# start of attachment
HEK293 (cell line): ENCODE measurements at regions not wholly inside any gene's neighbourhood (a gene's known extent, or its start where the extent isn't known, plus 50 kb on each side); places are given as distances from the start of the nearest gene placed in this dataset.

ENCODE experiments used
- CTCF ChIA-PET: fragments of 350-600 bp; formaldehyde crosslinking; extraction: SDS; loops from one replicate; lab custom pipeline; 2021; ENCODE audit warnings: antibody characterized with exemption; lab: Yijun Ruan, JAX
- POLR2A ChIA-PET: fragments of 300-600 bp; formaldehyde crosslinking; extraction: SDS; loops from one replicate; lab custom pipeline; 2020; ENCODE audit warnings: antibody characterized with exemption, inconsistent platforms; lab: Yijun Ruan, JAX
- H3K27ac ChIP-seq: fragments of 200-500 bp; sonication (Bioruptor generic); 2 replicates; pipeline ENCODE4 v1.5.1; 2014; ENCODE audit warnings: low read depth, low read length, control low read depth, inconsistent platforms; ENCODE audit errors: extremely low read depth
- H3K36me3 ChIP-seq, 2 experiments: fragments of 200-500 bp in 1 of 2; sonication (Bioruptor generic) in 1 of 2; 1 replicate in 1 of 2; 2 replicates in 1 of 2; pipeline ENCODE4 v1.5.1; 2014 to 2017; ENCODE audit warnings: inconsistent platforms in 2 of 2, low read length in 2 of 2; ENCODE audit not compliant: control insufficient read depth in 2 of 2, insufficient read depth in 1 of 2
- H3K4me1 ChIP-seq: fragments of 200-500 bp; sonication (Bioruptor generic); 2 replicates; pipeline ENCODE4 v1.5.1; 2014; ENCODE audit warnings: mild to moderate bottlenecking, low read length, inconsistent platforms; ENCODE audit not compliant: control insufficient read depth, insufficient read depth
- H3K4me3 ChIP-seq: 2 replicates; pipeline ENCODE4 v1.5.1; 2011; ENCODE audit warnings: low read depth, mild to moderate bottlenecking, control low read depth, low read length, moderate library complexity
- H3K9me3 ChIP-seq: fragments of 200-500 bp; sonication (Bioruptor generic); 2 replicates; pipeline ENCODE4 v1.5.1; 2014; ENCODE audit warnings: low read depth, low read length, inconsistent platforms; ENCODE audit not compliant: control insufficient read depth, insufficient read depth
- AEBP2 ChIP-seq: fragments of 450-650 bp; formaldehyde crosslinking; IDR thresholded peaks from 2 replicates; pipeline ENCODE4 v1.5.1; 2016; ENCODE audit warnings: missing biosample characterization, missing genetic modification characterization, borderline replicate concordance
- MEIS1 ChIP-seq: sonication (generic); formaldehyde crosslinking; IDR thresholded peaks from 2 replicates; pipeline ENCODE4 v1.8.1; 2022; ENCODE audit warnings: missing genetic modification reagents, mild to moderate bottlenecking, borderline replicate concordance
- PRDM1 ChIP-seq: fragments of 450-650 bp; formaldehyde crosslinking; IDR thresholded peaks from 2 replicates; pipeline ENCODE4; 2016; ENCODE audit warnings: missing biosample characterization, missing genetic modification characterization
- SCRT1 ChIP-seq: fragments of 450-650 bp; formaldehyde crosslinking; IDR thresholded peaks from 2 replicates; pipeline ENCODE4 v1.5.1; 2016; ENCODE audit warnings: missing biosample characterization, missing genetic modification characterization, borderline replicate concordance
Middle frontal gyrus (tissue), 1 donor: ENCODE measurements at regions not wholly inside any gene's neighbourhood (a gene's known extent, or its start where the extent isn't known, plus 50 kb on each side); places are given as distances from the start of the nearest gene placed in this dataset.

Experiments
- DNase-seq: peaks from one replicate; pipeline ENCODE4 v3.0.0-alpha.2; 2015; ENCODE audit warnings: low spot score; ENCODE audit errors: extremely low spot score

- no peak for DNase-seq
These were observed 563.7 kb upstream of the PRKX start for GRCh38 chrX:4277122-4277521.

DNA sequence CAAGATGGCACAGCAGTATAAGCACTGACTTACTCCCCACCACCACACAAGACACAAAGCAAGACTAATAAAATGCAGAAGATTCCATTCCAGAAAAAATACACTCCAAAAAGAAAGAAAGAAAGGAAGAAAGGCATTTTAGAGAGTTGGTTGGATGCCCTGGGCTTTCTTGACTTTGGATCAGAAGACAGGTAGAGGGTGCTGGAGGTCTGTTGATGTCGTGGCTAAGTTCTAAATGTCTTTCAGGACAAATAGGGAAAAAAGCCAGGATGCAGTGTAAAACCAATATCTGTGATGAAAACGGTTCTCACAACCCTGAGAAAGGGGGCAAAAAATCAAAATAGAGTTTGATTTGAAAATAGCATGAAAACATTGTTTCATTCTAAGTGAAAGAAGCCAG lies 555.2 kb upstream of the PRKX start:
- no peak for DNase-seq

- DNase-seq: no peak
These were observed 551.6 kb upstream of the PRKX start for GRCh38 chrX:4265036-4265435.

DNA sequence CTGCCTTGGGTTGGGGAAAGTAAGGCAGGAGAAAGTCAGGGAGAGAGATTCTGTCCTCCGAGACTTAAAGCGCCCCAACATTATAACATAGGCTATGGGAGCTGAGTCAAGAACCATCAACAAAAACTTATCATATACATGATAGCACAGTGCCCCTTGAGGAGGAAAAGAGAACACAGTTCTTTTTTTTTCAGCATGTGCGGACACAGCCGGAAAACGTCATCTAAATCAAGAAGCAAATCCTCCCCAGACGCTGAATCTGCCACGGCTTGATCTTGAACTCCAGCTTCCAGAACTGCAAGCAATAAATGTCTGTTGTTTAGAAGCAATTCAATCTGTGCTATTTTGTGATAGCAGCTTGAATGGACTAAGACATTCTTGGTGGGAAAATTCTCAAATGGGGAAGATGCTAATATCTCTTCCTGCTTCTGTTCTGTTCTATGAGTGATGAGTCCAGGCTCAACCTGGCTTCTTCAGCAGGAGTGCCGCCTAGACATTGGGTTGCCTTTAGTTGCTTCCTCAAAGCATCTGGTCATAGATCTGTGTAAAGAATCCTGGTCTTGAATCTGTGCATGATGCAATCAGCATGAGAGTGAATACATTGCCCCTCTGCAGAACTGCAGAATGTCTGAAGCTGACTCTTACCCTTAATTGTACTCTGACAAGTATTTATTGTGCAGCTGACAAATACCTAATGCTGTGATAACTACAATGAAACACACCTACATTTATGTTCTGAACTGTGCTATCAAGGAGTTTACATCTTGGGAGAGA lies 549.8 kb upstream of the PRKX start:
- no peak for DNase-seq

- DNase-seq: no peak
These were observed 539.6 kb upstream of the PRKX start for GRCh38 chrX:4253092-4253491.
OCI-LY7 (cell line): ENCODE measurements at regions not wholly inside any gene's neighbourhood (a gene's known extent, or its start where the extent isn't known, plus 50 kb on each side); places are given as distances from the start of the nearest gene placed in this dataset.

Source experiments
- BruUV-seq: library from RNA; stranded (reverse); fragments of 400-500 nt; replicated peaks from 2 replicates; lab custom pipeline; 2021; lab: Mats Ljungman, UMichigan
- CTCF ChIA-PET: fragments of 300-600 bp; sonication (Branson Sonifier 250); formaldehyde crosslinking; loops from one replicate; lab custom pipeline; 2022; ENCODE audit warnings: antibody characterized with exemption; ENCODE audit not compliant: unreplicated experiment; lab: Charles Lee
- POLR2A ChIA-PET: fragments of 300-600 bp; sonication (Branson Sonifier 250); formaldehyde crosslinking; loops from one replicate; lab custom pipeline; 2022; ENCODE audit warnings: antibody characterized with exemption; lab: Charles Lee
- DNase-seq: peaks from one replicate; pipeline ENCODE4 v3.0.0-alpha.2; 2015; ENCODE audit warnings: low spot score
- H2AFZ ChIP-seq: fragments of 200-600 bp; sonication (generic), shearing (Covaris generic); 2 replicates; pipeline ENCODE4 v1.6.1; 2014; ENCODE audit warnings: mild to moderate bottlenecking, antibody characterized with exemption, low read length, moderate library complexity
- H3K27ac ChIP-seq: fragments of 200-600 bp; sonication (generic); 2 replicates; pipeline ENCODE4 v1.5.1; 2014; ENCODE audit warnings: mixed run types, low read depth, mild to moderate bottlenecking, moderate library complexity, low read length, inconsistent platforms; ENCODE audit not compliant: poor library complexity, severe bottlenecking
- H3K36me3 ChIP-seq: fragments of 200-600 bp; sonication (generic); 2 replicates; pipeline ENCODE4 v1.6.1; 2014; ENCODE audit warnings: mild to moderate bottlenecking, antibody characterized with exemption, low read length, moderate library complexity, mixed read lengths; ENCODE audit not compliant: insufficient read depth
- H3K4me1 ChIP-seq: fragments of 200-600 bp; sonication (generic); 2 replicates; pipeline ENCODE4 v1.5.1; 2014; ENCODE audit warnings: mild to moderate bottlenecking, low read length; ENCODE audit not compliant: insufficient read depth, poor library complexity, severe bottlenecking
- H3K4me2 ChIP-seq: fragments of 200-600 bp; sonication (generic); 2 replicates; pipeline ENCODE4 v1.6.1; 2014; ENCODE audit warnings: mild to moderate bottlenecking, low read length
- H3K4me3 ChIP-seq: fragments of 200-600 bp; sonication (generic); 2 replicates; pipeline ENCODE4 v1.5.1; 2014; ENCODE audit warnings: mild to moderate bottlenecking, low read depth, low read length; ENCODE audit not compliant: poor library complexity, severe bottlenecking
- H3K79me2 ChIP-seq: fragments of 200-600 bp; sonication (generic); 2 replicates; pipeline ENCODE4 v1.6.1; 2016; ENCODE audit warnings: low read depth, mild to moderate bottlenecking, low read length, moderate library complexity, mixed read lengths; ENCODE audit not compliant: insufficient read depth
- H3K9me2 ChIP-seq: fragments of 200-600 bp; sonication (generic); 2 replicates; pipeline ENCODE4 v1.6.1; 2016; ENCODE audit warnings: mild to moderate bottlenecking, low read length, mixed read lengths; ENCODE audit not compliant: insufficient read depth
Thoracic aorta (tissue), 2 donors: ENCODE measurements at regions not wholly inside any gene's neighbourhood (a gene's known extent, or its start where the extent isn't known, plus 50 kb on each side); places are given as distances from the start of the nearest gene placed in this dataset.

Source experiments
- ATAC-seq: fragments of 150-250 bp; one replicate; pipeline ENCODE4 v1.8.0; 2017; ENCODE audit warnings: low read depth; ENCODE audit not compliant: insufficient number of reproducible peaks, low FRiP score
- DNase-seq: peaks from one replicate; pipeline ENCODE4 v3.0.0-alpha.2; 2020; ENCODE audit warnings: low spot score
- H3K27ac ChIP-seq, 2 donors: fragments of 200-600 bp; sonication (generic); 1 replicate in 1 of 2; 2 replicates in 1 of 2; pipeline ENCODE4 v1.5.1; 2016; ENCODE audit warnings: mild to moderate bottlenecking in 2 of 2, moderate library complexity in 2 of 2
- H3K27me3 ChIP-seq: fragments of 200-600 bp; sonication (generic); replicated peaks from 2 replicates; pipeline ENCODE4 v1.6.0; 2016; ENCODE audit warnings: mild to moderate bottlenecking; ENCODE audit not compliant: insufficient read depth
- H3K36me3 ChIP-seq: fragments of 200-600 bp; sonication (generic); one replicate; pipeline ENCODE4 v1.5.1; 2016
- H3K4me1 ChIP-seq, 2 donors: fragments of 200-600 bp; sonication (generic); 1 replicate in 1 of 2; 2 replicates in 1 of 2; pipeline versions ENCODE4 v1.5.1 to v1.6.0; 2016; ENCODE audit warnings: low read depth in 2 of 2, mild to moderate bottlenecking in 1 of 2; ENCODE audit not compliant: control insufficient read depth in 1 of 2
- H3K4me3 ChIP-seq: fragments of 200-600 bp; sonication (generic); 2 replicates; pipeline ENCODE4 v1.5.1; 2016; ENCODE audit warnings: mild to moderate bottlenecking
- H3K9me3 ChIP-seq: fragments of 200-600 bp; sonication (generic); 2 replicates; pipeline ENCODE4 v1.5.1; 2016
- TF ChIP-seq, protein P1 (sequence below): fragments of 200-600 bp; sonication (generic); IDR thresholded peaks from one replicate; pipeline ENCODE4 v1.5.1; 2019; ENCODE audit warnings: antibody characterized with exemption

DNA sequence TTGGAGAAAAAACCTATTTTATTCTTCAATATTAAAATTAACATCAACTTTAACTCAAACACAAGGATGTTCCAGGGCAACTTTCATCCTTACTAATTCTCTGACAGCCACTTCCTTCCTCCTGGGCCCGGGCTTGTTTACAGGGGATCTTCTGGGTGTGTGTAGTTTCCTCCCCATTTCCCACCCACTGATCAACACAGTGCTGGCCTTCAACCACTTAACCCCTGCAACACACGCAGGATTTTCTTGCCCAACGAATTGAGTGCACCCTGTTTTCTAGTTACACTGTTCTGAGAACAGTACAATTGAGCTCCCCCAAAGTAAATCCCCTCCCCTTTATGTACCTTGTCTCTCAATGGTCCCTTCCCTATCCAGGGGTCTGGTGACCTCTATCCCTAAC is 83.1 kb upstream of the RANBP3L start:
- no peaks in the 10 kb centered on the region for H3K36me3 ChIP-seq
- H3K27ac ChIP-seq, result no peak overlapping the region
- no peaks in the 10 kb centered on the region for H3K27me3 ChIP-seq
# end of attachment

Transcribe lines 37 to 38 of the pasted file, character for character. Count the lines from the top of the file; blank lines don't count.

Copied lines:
- H3K4me2 ChIP-seq: fragments of 200-600 bp; sonication (generic); 2 replicates; pipeline ENCODE4 v1.6.1; 2014; ENCODE audit warnings: mild to moderate bottlenecking, low read length
- H3K4me3 ChIP-seq: fragments of 200-600 bp; sonication (generic); 2 replicates; pipeline ENCODE4 v1.5.1; 2014; ENCODE audit warnings: mild to moderate bottlenecking, low read depth, low read length; ENCODE audit not compliant: poor library complexity, severe bottlenecking